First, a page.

This thing is incredible.
And it's gonna start something big.
It's also very safe, it's got an impressive five stars in the Euro NCAP test which is pretty good, then there's the cost advantages of using one of these, using Tesla's mass, a model S will cost one thousand seven hundred and two pounds to drive 45 thousand miles in a year, paying up to 13 pence per kilowatt hour, an average car managing.
36.7 mpg at one pound 33 a litre will cost you 7, 414 pounds for the same time and distance.
However, then you look at the car that will save you nearly six K. The one we have is nearly 70,000 pounds but the base one is a ton shy of 50 grand.
A car averaging 36.7 MPG, a Renault Megane Trophy, for example, is 36,000 pounds and offers the same naught to 60 time as the base S.
You'll need to own the Tesla for two and a bit years to make up the price difference in fuel.
The electric car has been around for over a hundred years.
It's been in and then out of vogue numerous times.
But, in the twenty first century, it's here to stay.
The Model S is just the second product from Tesla.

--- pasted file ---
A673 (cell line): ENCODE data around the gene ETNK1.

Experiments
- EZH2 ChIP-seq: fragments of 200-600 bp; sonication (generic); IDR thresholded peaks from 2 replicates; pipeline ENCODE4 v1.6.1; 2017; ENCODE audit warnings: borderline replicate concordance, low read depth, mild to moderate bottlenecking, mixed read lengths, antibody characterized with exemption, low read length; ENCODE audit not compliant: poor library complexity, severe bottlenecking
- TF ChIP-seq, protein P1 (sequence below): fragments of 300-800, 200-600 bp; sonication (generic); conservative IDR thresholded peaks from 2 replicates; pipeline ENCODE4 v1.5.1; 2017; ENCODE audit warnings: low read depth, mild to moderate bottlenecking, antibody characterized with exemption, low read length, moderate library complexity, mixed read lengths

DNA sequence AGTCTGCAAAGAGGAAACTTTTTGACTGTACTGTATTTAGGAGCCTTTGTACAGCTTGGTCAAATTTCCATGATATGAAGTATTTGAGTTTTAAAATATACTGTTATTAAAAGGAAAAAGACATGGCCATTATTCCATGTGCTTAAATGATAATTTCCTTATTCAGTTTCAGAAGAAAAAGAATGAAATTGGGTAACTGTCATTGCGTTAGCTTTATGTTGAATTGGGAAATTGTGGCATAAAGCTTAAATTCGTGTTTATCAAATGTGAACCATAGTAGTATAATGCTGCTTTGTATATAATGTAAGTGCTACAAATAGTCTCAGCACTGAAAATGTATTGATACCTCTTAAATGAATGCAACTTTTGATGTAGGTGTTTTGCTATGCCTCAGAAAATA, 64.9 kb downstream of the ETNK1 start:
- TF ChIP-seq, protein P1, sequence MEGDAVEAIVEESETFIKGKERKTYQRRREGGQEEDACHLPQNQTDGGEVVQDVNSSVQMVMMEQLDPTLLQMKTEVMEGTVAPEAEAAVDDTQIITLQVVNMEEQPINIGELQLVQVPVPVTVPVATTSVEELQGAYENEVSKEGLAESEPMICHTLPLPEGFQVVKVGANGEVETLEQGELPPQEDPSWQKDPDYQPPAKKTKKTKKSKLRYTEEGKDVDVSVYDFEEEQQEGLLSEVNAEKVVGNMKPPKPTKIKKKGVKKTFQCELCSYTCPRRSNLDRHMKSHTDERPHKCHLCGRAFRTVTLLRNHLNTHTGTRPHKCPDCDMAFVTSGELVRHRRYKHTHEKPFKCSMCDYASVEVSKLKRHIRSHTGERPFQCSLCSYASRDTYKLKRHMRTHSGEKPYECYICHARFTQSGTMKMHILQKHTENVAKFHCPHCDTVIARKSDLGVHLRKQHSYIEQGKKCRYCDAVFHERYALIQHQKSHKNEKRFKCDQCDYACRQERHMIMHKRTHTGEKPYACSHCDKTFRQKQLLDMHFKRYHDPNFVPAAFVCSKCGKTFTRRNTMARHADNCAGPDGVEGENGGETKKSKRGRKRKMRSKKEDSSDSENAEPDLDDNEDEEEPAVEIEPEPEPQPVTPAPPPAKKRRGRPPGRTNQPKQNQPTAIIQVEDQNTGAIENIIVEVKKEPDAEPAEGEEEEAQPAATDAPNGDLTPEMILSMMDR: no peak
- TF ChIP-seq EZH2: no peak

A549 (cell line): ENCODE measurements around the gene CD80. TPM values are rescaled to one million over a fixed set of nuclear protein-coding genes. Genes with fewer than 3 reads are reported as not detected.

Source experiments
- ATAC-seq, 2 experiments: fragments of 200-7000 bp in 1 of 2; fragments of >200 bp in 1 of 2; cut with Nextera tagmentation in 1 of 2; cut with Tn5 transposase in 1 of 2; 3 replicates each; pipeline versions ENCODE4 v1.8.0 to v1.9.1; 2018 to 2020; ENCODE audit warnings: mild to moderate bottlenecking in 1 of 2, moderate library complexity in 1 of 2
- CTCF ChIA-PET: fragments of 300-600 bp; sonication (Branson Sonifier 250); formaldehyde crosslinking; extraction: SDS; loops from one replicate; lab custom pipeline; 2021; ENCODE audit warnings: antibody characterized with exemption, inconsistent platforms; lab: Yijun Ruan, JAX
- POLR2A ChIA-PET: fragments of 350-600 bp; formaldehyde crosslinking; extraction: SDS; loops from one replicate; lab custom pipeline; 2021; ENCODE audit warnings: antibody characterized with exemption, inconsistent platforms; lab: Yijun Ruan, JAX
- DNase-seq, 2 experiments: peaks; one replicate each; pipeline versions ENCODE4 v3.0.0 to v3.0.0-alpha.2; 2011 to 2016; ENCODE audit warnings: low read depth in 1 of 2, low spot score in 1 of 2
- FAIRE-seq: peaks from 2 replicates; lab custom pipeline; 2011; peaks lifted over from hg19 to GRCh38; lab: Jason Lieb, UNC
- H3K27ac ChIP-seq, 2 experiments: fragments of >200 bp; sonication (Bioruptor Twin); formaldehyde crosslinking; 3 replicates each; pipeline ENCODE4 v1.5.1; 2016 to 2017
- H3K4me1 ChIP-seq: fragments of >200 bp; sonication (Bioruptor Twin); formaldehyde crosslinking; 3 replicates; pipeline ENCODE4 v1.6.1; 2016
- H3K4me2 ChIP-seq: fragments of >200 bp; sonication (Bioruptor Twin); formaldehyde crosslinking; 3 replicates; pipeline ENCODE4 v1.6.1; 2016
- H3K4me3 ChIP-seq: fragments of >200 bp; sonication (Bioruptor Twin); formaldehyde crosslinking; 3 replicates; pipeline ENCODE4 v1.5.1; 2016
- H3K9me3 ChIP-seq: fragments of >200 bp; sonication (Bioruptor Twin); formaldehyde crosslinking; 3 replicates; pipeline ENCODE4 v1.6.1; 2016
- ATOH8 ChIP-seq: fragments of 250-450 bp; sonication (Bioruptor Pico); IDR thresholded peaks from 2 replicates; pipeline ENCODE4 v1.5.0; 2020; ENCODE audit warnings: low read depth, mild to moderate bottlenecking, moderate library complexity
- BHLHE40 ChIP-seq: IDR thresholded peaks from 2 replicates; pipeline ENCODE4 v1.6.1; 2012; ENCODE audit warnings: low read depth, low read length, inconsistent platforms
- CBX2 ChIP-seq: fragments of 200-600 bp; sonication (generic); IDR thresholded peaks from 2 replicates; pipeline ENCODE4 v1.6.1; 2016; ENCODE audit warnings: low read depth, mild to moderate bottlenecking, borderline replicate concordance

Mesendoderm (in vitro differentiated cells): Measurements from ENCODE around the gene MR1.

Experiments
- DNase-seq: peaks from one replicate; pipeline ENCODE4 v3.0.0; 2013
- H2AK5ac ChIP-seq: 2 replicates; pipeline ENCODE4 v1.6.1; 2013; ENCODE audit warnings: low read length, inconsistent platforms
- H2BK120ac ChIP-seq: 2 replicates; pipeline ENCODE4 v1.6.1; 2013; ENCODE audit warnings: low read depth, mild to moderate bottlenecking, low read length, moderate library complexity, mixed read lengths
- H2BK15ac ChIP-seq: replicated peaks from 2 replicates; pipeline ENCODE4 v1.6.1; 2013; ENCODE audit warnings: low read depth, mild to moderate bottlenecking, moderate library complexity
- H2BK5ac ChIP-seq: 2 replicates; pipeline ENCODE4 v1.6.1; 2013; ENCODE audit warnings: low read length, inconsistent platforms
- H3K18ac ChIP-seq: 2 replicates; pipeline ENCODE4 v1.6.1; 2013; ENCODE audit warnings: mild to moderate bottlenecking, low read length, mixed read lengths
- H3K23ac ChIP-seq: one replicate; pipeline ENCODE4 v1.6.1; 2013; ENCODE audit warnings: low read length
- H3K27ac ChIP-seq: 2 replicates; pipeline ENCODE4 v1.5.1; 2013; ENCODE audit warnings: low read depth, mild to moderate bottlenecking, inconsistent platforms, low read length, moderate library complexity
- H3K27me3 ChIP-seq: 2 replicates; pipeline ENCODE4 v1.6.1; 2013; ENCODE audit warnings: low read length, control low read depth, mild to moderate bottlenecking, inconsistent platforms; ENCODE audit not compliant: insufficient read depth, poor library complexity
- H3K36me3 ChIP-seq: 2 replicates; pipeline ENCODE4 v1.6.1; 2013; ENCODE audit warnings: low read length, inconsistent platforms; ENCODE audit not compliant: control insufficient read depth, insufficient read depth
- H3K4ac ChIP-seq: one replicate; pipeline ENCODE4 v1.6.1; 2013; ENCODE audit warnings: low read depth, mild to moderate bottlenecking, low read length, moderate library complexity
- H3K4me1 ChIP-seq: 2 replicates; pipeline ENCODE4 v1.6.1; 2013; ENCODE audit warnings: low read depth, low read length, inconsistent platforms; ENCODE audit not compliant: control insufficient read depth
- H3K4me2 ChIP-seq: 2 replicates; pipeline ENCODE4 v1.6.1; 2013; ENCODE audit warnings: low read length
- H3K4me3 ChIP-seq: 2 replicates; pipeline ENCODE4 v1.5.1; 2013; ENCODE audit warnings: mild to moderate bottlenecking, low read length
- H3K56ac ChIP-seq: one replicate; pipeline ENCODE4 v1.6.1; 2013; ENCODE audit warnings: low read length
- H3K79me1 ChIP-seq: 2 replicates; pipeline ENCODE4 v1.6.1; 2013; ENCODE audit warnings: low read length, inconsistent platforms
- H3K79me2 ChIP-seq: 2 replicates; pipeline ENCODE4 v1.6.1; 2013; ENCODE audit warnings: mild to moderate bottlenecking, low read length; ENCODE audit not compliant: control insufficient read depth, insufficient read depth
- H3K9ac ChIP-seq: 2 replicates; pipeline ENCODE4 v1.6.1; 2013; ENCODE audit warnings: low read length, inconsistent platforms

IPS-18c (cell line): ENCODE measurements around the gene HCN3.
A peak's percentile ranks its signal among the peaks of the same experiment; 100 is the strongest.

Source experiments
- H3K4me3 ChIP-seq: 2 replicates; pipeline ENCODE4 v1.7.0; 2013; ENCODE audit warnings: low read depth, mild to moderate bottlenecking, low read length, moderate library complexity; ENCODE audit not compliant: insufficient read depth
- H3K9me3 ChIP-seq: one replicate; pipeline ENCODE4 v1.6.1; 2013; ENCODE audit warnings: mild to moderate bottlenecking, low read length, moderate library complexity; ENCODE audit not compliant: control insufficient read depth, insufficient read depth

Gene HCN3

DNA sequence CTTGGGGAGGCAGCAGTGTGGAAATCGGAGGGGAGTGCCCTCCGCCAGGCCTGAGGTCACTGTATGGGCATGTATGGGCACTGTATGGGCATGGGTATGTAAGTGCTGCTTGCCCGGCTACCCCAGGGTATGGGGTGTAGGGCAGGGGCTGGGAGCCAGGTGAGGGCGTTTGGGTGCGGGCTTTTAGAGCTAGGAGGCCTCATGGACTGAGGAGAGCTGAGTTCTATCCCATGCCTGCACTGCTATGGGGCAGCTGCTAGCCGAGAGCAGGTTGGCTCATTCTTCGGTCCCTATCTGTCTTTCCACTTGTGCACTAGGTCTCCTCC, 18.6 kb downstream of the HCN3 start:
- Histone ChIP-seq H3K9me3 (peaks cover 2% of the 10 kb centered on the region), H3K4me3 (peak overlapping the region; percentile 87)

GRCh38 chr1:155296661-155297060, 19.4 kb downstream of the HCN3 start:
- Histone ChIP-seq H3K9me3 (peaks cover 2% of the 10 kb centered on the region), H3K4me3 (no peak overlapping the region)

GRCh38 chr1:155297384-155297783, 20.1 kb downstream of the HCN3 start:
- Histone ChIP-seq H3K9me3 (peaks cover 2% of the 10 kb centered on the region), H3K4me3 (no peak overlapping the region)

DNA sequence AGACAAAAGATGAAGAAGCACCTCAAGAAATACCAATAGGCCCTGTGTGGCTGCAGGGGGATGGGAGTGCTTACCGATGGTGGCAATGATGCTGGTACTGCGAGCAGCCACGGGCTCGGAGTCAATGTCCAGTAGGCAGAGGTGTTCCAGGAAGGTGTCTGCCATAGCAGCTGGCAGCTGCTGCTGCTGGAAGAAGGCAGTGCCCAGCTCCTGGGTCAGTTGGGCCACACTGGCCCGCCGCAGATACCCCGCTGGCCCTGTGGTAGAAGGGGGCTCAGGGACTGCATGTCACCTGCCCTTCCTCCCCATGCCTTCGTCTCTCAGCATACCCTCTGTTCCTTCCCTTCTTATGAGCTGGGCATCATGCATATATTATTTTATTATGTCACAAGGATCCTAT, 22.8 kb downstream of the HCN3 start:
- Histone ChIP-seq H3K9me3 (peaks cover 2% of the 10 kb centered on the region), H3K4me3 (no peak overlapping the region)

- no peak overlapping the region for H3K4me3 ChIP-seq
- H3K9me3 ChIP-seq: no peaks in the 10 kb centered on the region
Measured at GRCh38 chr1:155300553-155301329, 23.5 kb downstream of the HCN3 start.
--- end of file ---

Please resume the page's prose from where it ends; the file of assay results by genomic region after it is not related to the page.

Soon, there's going to be a Model SD.
The "D" stands for dual.
That means it's...
It's got two motors.
And all wheel drive, and more power.
Formally that will be the Model X, which is is the SUV people carrying thing.
It has vulcan doors, which open upwards, which is all kinds of cool.
This just isn't the future of motion, it should be the present too.
We just need an infrastructure to make charging quick and easy, and battery sects to make even the smallest car go thousands of miles.
On a charge giving on [UNKNOWN] time and we'll have it.
The big question is, no matter how good the model S is, do you lose anything by not having a noisy engine or gears to play with.
And yeah, a little bit of aural stimulation and a might of tactility, but other than that, no.
The electric car is here and it works.